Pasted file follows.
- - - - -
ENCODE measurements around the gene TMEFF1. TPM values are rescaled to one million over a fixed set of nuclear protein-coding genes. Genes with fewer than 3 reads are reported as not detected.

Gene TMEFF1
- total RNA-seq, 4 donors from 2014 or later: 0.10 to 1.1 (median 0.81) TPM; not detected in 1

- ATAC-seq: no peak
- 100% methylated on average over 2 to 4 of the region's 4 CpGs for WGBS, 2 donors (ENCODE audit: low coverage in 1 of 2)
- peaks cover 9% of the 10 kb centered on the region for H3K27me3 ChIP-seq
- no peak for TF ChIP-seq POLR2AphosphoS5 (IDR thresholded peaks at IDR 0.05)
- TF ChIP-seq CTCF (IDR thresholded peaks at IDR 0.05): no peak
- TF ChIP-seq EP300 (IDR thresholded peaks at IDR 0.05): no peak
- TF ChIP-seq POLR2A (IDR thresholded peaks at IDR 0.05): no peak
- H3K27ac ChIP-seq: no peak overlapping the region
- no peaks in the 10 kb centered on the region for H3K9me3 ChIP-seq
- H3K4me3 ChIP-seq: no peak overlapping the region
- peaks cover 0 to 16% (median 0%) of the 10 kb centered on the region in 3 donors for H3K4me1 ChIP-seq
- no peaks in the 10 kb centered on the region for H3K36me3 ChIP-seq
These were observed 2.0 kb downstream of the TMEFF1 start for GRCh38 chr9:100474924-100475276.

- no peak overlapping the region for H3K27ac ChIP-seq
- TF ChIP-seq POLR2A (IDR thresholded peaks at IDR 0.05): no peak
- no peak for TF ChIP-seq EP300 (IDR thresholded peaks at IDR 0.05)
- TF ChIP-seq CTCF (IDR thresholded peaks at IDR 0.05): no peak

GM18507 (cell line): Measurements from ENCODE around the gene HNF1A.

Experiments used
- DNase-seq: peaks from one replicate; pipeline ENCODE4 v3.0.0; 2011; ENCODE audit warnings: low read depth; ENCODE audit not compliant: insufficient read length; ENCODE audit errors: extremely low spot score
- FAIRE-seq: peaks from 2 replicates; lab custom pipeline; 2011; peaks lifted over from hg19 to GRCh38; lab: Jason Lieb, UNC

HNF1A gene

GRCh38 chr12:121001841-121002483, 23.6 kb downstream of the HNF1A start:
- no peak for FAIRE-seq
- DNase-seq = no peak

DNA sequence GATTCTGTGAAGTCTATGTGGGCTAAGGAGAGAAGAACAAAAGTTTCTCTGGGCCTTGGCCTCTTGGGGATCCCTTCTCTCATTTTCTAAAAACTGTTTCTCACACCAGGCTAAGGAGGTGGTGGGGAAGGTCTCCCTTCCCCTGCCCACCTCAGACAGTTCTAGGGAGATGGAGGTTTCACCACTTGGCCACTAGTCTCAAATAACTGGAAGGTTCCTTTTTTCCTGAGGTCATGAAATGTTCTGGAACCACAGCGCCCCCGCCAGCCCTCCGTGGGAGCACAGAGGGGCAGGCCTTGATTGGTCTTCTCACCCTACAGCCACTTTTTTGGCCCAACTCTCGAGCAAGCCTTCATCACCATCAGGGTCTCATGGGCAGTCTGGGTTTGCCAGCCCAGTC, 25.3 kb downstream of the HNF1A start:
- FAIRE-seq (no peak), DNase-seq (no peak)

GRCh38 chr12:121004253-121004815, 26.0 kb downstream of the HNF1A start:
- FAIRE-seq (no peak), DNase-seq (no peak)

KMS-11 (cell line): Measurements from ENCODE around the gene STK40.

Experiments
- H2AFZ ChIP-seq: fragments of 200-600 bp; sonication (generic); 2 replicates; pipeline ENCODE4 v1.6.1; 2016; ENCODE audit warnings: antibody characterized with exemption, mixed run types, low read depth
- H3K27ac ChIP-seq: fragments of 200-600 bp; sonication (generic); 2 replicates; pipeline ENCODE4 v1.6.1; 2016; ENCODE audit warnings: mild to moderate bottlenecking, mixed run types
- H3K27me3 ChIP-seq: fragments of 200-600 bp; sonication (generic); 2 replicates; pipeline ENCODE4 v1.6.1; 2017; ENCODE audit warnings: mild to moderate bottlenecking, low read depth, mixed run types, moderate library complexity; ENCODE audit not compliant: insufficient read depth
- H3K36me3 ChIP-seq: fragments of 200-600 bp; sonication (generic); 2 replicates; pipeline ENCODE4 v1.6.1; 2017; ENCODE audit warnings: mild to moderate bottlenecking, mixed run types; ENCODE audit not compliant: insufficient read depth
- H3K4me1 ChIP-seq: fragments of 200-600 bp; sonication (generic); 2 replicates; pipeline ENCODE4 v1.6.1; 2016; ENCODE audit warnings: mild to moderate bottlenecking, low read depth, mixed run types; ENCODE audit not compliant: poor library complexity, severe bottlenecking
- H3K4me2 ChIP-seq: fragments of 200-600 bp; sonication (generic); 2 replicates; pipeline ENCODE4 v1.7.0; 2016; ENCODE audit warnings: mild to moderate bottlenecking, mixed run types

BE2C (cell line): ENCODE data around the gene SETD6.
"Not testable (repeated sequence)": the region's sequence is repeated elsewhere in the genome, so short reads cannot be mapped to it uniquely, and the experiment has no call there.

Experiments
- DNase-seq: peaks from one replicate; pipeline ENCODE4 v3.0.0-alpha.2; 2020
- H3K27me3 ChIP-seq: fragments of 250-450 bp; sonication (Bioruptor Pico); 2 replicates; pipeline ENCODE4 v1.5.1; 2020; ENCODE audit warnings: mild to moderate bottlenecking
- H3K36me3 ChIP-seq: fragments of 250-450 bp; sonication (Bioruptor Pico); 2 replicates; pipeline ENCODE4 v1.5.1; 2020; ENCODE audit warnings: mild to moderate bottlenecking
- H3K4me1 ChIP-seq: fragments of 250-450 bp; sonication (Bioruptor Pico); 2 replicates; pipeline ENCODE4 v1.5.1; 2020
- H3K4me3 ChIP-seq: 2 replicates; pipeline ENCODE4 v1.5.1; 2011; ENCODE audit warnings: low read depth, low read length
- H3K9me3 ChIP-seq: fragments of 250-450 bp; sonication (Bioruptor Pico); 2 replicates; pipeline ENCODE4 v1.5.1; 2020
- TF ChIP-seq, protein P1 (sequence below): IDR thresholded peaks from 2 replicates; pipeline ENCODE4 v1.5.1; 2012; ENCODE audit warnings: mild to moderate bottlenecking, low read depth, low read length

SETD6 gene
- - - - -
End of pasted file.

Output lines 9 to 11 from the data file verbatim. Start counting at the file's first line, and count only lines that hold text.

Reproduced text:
- TF ChIP-seq EP300 (IDR thresholded peaks at IDR 0.05): no peak
- TF ChIP-seq POLR2A (IDR thresholded peaks at IDR 0.05): no peak
- H3K27ac ChIP-seq: no peak overlapping the region